It may have been the addition of Meta owner Mark Zuckerberg's private plane that finally got one of Sweeney's social media accounts banned — albeit temporarily. On September 26, 2022, Sweeney tweeted a screenshot of the banned page with the words "Really @facebook." The ban also caused issues with the 20-year-old's tracking bots and stopped his accounts on other pages from posting updates for a short time. Although his other social media accounts were indirectly affected by the ban, none of the others were removed. This includes Sweeney's plane-tracking Instagram account, despite Instagram being one of Meta's companies and Facebook accounts being linked to Instagram accounts most of the time.

Sweeney appealed the ban, and Facebook found it in his favor a few hours later, restoring the account. Although the account was restored, Sweeney still wasn't happy. In the tweet confirming the account had been restored he likened the ban to a similar incident that happened to his Discord earlier this year. Sweeney then used the tweet to call for more transparency from social media companies. He said: "Back in business, still doesn't make it acceptable that it was taken down in the first place. Similar thing happened this year when my Discord was taken down and brought back. Both cases I wasn't given a reason why they took it down in the first place. We need more transparency." There's also a chance that this won't be the last time tracking the owner of a social media company will put Sweeney's accounts in jeopardy.

Musk might still be buying Twitter

Although Sweeney tracks the flights of many famous people's private planes and posts his findings on several platforms, one account really stands out — The Twitter account that tracks the movements of Elon Musk's private jet has arguably drawn the most attention, including from the world's richest man himself who offered a cash sum to have it taken down. Despite proposing Twitter becomes a "free speech platform," it is still a private company. Therefore it is within the realms of possibility Musk can simply have the account deleted if his takeover of Twitter ever happens. And despite the back and forth and legal drama, that takeover could still happen. Musk revealed he was the social media platform's biggest shareholder earlier this year, and that revelation quickly snowballed into a takeover bid. A $44 billion deal was eventually agreed upon between Musk and Twitter, but it hit a major snag before the takeover could be completed.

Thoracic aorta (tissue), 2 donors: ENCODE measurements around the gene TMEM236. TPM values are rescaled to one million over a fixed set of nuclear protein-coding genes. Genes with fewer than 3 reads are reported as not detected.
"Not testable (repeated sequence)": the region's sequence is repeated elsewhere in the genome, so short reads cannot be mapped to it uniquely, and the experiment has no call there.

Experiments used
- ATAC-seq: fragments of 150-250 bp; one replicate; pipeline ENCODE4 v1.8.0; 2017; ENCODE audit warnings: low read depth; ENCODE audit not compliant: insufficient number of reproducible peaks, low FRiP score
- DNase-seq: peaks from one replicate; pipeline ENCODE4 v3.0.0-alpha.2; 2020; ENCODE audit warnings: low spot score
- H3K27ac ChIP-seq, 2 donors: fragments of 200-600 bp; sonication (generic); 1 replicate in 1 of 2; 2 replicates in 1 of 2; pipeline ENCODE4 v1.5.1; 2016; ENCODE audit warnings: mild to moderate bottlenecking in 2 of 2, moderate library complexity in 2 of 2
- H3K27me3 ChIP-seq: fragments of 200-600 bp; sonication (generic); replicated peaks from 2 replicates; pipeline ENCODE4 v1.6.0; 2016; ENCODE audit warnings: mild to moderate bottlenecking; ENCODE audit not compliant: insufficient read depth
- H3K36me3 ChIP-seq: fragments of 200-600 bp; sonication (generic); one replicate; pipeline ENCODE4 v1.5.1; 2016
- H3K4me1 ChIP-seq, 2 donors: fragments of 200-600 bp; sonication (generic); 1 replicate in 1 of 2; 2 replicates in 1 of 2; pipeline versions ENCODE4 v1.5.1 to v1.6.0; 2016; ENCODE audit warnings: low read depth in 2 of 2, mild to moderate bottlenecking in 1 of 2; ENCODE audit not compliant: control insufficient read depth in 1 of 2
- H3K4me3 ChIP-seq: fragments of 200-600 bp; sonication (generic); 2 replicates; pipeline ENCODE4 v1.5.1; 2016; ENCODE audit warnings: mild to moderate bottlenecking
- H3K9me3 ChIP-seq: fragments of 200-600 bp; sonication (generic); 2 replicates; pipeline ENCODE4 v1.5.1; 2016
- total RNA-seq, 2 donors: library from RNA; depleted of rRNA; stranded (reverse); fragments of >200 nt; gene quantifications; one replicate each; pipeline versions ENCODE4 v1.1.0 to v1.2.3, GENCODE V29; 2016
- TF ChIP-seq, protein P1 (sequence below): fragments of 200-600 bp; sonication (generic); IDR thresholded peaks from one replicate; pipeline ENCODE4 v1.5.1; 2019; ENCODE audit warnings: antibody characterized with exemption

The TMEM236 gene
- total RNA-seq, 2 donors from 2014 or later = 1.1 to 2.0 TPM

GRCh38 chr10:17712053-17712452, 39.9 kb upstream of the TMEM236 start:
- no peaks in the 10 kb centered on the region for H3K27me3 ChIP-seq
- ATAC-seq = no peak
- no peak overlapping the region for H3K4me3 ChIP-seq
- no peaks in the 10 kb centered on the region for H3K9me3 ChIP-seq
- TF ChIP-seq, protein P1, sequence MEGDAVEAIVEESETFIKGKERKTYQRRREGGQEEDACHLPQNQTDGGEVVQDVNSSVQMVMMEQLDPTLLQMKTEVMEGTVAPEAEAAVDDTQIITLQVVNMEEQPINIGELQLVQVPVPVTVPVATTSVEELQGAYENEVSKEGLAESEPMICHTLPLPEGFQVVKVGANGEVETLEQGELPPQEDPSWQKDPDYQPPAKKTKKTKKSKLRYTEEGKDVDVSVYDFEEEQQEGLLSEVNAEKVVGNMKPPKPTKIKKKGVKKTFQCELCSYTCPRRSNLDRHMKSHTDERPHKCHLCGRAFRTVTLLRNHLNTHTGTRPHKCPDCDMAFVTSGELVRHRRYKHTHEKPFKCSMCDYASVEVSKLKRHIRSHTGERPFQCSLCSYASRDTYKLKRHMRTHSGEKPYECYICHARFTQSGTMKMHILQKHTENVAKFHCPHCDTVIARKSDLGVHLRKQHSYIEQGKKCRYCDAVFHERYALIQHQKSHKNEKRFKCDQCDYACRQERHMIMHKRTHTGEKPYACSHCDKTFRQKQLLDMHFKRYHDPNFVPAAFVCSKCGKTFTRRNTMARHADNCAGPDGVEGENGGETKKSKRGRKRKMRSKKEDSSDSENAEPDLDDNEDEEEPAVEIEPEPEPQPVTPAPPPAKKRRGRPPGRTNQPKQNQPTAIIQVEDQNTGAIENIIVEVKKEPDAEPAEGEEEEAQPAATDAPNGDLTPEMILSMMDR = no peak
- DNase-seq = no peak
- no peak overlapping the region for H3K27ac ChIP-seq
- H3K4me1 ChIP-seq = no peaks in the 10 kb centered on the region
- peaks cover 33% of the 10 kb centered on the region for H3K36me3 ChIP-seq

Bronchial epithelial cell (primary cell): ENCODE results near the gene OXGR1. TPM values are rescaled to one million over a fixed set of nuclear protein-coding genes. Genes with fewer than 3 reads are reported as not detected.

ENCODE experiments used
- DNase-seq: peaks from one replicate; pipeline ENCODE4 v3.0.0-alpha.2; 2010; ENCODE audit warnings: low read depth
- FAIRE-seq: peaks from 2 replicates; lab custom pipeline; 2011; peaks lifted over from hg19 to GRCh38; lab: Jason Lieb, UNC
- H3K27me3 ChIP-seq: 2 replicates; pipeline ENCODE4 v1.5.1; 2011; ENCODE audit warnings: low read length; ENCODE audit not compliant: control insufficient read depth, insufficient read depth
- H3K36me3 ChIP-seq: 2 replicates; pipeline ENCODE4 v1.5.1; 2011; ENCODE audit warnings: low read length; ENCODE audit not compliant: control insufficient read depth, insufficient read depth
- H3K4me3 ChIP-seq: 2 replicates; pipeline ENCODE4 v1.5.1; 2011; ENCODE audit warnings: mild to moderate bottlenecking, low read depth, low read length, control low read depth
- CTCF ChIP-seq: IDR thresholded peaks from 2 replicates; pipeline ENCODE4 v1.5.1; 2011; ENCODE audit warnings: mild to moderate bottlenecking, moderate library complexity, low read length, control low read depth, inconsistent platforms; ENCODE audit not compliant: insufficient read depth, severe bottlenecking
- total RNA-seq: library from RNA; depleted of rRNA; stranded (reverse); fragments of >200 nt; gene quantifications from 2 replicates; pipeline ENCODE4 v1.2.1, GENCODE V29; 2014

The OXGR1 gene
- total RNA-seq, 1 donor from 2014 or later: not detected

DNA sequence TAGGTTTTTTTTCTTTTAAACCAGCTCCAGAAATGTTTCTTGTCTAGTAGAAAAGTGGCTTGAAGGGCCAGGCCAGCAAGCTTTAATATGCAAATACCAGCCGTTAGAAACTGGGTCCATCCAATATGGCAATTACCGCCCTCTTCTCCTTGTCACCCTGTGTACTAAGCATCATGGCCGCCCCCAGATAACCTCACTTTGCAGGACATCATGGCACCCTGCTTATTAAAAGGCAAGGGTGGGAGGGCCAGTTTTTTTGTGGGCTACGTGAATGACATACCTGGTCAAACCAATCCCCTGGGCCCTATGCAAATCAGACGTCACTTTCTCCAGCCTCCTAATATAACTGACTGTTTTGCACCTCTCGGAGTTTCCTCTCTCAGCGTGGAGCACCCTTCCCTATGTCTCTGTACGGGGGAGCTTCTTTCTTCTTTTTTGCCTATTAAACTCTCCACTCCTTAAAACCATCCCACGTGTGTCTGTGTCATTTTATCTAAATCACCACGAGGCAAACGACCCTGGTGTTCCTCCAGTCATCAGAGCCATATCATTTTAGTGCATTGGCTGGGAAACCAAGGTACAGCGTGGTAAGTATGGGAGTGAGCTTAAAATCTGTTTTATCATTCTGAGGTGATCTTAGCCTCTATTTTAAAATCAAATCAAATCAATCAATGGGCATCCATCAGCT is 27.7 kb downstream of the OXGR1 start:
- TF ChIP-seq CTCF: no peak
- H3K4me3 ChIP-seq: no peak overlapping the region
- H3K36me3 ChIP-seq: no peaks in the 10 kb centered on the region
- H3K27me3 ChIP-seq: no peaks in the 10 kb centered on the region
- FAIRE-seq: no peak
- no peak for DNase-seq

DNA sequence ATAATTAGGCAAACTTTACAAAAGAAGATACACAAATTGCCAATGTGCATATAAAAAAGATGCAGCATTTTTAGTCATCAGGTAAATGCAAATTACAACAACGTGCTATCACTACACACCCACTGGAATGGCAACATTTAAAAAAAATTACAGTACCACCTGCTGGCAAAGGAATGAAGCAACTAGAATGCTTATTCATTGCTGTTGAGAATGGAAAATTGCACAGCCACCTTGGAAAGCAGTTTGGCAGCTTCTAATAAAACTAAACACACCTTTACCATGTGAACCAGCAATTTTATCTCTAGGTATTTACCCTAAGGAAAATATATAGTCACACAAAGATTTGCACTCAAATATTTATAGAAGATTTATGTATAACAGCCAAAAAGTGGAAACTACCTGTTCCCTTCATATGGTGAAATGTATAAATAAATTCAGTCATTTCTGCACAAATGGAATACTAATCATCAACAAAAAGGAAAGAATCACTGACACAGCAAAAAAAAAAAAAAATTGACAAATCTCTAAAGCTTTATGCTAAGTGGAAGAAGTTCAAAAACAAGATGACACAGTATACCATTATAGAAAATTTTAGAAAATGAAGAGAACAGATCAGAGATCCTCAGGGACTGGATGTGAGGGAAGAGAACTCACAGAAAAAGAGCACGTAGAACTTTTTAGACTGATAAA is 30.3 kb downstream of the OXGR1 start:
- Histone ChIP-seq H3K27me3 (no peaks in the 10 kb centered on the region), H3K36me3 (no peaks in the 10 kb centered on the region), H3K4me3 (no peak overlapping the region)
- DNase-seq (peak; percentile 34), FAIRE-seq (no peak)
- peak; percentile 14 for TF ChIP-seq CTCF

Musk claimed Twitter was underestimating the number of bot accounts on its platform and demanded access to large amounts of data along with the method Twitter used to reach its "5% of accounts are bots" figure. Twitter saw this demand as unreasonable, Musk pulled out, and the whole affair is now playing out in court. The court case itself has a few potential outcomes. Musk could be forced to pay the $1 billion "break fee" he agreed to when negotiations began. A judge may decide the 10-figure sum doesn't cover the losses Musk's actions have caused Twitter and order him to pay more. Or the deal itself could even be forced through, leaving Musk with $44 billion less in his bank account and a social media platform in his portfolio — which could be bad news for Mr. Sweeney's plane tracking account.